From Orientalism To Islamophobia: Anti-Muslim Rhetoric And The Rise Of Hate Crimes In America


The terms Islam, Arab, and Middle Eastern have long been conflated with each other, and are increasingly depicted in an unfavorable light. These negative attitudes spiked considerably during the aftermath of 9/11, with the FBI reporting a 1,700 percent increase of hate crimes against Muslim Americans between 2000 to 2001. Discrimination towards Muslim Americans was present before the attacks, relating to Islam being frequently portrayed by the media as violent and barbaric. Afterward, the group faced a tremendous upsurge of negative stereotypes. The lasting racial and religious animosity has left Muslims, Arabs, Middle Easterners, and those who share stereotyped resemblances to these groups fearful of potential hostility and hatred from other groups.

Muslims became a subject of debate during the 2016 presidential race. Donald Trump’s presidential campaign was infamous for its use of divisive and hateful rhetoric. Towards the beginning of his campaign, he referred to Mexican immigrants as “criminals and rapists” responsible for “bringing crime” and “drugs” into the United States. At a 2015 campaign rally in New Hampshire, a Trump supporter said, “we have a problem in this country, it’s called Muslims.” Trump nodded, saying “right,” and “we need this question!” The supporter then asked, “When can we get rid of them?” Trump simply assured the man that he would “be looking at that and many other things.” In November 2015, on Morning Joe, Trump said that America needs to “watch and study the mosques.” Four days later, he entertained the idea of implementing a database to track Muslims in the United States. Days later, he falsely claimed that “thousands and thousands” of Muslims cheered in New Jersey when the World Trade Center collapsed.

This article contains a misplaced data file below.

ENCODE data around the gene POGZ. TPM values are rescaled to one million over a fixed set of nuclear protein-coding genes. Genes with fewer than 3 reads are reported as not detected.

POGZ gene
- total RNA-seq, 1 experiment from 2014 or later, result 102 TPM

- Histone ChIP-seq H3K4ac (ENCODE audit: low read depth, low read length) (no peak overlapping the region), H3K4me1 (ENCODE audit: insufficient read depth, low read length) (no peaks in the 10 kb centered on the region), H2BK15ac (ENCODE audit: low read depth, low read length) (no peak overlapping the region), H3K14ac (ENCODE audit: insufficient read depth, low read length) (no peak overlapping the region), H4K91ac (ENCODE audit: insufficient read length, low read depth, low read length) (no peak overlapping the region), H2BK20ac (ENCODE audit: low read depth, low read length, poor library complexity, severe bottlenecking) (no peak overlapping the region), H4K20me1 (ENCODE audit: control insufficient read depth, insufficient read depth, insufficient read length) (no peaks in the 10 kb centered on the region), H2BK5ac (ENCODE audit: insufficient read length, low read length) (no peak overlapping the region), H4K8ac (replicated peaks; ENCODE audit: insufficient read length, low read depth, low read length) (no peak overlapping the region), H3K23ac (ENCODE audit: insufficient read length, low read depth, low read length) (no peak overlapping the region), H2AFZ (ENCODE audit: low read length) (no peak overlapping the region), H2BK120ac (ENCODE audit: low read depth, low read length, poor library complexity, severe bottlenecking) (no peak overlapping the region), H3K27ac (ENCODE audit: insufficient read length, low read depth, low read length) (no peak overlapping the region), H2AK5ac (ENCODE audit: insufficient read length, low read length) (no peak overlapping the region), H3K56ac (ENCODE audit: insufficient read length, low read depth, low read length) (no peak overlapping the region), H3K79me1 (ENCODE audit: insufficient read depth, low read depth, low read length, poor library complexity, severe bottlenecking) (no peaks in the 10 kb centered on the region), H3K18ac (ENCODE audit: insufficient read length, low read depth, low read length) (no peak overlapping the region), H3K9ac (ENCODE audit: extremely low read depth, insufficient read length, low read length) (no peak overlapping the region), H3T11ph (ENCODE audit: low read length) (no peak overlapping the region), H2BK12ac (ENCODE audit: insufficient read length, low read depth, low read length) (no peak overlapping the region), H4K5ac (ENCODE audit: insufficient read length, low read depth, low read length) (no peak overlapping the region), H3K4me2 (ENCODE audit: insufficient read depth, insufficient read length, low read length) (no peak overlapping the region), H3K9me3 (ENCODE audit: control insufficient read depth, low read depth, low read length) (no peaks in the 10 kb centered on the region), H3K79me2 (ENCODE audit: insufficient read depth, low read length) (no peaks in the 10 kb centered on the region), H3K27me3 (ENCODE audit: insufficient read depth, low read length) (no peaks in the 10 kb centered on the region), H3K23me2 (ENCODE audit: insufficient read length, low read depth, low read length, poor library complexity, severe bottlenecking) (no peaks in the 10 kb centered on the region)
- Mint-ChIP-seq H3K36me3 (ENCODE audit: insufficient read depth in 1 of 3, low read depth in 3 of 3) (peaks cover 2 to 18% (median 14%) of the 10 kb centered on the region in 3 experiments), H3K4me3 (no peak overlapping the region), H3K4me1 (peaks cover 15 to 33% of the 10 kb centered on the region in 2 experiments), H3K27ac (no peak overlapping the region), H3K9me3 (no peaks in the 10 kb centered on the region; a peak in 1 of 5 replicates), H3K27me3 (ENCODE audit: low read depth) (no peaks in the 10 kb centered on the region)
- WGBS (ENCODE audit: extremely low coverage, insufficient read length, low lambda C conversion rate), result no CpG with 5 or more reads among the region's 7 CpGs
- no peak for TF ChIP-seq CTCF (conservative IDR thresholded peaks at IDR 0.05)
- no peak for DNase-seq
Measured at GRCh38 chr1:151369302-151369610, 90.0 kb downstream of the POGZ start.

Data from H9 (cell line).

Bolstered by Trump, anti-Muslim bloggers, activists, and organizations began to enter mainstream conservative politics during the election cycle, further normalizing the hateful and divisive rhetoric. Anti-Muslim hate crimes had risen 67 percent in 2015, and another 20 percent in 2016, reaching their highest level since 2001. This spike correlated directly with the election cycle and the mainstreaming of Islamophobia. Once he came into office, President Trump signed an executive order that temporarily banned individuals from seven Muslim-majority countries from entering the United States. Trump was quick to surround himself with those that shared his ideas. Sebastian Gorka, a former Trump adviser, had been fired from the FBI for his anti-Muslim diatribes. Michael Flynn, Trump’s now-disgraced former security advisor, had said that Islam “is like a cancer.” Other top officials, such as Mike Pompeo and John Bolton, have also made anti-Muslim remarks.

While the topic of Islamophobia in the United States has been more widely covered after 9/11, anti-Muslim attitudes date back thousands of years. Historically, negative images of Islam have pervaded popular and political discourse. As Palestinian writer and intellectual Edward Said famously explored in his seminal work Orientalism, published in 1978, there is a vast history of distorted views of the Orient through the eyes of the West, including the U.S. Islam was and still is largely depicted as monolithic; a large and diverse group of peoples, with unique cultures, languages, and histories, are lumped together as violent, barbaric, and underdeveloped.